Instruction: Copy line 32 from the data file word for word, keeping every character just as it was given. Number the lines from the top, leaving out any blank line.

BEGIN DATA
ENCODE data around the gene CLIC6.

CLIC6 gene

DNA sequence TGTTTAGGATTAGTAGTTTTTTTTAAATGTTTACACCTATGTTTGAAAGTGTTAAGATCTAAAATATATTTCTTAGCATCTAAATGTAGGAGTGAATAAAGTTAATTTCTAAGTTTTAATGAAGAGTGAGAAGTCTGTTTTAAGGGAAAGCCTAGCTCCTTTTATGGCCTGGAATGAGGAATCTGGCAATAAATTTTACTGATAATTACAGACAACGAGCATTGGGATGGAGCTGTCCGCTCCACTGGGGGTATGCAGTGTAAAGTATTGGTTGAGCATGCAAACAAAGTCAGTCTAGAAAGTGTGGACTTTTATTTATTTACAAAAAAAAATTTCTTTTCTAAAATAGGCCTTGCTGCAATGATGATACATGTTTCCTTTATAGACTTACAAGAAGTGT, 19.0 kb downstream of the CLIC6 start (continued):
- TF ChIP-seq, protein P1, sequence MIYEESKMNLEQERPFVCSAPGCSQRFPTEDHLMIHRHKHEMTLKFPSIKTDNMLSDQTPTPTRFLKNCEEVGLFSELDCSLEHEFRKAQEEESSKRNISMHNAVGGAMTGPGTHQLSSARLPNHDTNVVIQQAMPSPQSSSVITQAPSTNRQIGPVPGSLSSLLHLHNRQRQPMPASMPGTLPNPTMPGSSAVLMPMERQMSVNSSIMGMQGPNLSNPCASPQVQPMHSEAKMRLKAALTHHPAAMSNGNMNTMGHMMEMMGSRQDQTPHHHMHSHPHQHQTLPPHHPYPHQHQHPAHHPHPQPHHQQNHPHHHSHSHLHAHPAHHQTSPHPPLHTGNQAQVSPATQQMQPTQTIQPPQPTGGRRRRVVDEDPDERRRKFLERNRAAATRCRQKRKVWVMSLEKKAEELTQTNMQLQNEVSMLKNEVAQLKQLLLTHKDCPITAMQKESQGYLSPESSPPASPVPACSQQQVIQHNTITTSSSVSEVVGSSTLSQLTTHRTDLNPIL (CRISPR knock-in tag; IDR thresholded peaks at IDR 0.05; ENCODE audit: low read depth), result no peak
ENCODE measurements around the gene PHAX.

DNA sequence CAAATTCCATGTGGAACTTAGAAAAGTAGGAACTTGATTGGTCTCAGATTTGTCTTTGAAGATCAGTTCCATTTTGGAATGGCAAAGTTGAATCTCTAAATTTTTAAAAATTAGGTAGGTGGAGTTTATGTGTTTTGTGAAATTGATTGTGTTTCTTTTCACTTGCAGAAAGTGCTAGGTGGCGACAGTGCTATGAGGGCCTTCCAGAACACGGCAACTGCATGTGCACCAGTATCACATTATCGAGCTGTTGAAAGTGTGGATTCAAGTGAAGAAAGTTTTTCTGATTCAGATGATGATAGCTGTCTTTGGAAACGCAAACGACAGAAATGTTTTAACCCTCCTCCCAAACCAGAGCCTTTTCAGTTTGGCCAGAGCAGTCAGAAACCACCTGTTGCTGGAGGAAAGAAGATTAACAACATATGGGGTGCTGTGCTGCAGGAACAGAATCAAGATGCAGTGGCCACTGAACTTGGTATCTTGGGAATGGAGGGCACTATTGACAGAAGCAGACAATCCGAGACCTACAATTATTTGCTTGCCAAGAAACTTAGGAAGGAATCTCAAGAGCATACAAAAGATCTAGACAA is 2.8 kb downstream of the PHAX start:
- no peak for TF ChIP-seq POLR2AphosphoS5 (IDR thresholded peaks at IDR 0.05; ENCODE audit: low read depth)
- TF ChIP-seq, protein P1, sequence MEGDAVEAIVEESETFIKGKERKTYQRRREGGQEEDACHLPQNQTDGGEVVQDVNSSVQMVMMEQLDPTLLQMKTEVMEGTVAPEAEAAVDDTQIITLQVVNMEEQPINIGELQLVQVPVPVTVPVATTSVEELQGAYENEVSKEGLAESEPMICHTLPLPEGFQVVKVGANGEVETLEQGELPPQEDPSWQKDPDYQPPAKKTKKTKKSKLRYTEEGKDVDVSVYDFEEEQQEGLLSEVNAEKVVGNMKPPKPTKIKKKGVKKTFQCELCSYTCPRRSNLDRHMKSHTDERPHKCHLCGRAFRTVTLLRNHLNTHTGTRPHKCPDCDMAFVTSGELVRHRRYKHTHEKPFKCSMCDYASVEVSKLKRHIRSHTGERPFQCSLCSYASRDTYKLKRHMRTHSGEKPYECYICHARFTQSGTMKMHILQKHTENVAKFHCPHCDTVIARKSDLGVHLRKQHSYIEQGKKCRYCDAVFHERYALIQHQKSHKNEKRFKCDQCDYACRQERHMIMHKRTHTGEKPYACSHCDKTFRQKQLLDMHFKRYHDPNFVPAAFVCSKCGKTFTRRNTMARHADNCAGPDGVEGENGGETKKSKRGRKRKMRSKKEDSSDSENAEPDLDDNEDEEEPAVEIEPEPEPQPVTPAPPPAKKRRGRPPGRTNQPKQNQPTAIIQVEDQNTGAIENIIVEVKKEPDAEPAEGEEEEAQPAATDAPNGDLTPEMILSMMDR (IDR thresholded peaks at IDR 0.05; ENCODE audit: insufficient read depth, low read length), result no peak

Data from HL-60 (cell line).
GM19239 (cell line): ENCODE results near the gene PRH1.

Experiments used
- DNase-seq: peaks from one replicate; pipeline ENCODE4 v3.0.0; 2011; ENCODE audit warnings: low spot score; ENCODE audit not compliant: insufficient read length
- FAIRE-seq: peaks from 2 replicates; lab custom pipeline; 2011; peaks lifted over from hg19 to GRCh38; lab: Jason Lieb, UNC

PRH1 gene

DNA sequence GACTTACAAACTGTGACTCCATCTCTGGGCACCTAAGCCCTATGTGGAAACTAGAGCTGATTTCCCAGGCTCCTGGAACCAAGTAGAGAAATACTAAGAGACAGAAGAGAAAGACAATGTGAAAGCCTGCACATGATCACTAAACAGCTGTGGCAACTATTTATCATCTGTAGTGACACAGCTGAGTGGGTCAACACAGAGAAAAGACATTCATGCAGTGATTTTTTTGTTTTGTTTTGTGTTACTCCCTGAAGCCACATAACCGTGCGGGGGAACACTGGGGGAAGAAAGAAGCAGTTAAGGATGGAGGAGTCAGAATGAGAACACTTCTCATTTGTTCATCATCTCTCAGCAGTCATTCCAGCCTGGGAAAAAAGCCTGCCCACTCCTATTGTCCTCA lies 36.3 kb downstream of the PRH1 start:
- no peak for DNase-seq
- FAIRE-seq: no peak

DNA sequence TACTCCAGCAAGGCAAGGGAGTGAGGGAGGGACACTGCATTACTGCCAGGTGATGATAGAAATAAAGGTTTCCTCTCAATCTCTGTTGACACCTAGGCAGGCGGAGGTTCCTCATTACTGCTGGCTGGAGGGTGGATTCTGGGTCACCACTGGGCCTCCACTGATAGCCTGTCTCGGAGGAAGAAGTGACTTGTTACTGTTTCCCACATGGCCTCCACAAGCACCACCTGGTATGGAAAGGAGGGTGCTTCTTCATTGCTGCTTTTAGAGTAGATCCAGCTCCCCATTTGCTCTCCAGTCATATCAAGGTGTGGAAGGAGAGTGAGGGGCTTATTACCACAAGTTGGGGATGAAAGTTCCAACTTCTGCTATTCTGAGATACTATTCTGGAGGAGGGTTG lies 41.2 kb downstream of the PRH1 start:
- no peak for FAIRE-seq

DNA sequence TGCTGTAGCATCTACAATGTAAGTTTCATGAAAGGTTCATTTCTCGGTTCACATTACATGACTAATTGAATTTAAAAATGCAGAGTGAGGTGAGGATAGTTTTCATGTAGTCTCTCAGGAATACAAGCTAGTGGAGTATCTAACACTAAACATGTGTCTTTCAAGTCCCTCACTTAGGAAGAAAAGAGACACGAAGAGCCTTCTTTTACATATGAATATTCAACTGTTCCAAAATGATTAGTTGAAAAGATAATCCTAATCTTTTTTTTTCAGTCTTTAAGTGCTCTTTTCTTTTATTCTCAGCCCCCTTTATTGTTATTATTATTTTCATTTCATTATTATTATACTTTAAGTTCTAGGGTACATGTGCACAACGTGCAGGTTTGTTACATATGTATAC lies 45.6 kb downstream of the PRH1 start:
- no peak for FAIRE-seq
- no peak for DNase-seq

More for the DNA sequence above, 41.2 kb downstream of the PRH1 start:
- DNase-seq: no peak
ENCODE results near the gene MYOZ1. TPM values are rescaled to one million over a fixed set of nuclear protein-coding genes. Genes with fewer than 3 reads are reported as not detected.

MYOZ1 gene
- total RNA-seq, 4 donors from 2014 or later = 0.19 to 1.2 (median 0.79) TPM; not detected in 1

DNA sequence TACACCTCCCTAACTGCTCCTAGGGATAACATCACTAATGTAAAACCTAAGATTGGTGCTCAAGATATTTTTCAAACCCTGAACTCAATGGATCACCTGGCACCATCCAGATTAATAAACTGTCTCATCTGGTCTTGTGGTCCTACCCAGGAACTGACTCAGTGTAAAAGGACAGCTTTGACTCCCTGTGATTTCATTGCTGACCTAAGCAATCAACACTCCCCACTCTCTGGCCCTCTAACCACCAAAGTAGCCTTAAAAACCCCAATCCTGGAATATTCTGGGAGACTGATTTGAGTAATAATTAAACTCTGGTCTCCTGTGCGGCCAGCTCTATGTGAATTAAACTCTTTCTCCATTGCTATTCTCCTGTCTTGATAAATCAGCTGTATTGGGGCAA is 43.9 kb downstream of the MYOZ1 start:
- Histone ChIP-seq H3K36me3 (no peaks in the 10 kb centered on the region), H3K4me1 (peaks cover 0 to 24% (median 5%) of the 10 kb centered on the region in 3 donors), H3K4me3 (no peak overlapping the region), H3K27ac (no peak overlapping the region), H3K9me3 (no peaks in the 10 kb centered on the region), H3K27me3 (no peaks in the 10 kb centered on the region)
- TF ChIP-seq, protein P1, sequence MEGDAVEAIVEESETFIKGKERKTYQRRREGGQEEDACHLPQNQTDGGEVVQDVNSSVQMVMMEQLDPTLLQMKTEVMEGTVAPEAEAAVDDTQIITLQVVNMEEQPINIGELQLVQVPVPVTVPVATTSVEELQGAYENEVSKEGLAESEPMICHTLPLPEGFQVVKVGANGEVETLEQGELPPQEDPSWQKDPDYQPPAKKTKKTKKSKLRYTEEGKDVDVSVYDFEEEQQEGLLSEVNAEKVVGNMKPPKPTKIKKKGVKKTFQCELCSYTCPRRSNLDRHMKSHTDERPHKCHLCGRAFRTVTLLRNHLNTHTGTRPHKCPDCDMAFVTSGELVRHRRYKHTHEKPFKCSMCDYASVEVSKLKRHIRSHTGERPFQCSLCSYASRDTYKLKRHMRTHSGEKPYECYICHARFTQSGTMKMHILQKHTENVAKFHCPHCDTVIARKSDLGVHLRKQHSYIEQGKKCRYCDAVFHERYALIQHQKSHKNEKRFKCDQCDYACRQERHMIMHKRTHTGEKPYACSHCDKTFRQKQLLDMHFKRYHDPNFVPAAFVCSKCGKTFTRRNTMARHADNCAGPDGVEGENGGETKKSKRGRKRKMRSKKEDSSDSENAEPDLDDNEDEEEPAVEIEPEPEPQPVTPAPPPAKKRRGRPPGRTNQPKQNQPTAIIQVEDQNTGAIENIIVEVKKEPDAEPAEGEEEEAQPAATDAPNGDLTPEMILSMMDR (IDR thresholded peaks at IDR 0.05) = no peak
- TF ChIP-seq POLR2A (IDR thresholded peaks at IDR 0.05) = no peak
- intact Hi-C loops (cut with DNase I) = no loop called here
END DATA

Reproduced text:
- intact Hi-C loops (cut with DNase I) = no loop called here